IBM was the world’s leading provider of information technologies for much of the twentieth century. What made it so successful for such a long time, and what lessons can this iconic corporation teach present-day enterprises?
James W. Cortada—a business historian who worked at IBM for many years—pinpoints the crucial role of IBM’s corporate culture. He provides an inside look at how this culture emerged and evolved over the course of nearly a century, bringing together the perspectives of employees, executives, and customers around the world. Through a series of case studies, Inside IBM explores the practices that built and reinforced organizational culture, including training of managers, employee benefits, company rituals, and the role of humor. It also considers the importance of material culture, such as coffee mugs and lapel pins.
Cortada argues that IBM’s corporate culture aligned with its business imperatives for most of its history, allowing it to operate with a variety of stakeholders in mind and not simply prioritize stockholders. He identifies key lessons that managers can learn from IBM’s experience and apply in their own organizations today. This engaging and deeply researched book holds many insights for business historians, executives and managers concerned with stakeholder relations, professionals interested in corporate culture, and IBMers.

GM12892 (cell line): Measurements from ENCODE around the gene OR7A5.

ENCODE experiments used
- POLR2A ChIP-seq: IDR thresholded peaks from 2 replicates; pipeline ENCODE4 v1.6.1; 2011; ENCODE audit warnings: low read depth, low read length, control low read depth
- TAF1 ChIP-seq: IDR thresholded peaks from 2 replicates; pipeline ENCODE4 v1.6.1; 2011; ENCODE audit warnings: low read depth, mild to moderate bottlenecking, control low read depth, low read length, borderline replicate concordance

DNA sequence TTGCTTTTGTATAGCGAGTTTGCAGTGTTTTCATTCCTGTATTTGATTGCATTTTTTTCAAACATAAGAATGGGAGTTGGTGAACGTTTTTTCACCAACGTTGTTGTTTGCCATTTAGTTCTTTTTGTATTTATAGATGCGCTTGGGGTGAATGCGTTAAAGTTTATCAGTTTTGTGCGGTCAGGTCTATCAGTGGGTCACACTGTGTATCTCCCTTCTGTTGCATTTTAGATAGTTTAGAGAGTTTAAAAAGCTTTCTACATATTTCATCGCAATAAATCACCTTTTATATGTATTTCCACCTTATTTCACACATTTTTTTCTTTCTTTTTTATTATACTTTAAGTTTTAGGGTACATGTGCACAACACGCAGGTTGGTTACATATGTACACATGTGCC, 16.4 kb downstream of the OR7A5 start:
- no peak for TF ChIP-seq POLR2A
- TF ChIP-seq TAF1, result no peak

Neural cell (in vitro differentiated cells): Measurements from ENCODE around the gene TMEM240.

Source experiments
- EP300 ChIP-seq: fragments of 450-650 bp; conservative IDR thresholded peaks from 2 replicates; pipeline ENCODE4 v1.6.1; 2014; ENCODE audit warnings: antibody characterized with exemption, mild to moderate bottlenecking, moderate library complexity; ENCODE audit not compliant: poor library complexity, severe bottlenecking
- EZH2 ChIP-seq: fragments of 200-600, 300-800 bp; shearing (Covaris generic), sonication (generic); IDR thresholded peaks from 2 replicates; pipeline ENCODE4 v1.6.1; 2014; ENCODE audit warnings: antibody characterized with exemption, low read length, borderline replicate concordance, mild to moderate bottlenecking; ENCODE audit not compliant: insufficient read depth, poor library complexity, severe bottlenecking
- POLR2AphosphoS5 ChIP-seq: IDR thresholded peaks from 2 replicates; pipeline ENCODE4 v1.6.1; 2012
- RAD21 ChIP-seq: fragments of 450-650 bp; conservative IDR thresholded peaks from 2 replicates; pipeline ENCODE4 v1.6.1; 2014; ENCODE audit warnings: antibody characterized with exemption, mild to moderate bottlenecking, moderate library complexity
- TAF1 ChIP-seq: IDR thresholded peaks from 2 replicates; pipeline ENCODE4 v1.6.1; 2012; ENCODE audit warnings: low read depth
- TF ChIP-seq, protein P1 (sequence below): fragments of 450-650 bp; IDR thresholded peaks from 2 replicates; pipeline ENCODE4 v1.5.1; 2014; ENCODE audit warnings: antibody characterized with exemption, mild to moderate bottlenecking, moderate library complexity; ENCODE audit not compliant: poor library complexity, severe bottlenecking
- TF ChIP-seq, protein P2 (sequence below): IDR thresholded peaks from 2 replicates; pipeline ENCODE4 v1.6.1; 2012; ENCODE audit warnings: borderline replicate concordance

Inside IBM will be published October 31, 2023. Columbia University Press provided an early galley for review.
I spent the first eighteen years of my professional life working for IBM (six months in 1986-1987, then 1988-2004). I remember how excited I was to land my first job there. This was a company known for its culture, its employment-for-life mindset, its excellence. This is why I was instantly attracted to this upcoming book.
But, as recapped in the rather lengthy preface and introduction chapters here, Cortada outlines many of the struggles the company faced (as he further detailed in his 2019 book IBM: The Rise and Fall and Reinvention of a Global Icon. These were things I observed first-hand during my tenure with the company as well. By the time I hired in, the famed corporate culture for Big Blue was already starting to struggle. The first chapter very much continues to lay out the thesis of the author's topic with an overview of what is to follow. For me, this all felt like a really long build up (fifty-four pages or about sixteen percent of the book) before we got into the meat of the subject.
I did appreciate the discussion around the "dress code". While I had my "uniform" in my wardrobe, I definitely only broke it out on specific occasions. By the nineties, the look was a bit more relaxed in my division, and it was not too long before the "business casual" policies kicked in (at first just on Fridays and then later to every day we were not interfacing with customers in-person). I also found it interesting to discover the source of the intelligence tests that IBM administered to everyone upon their first interview for full-time employment (I remember taking that test when I interviewed in the Fall of 1987).
Overall, there is a lot here. Those interested in the evolution of business will definitely want to give this one a look. I think it will also appeal to current and former IBMers; just hitting a reasonable fraction of that group would make it a big seller.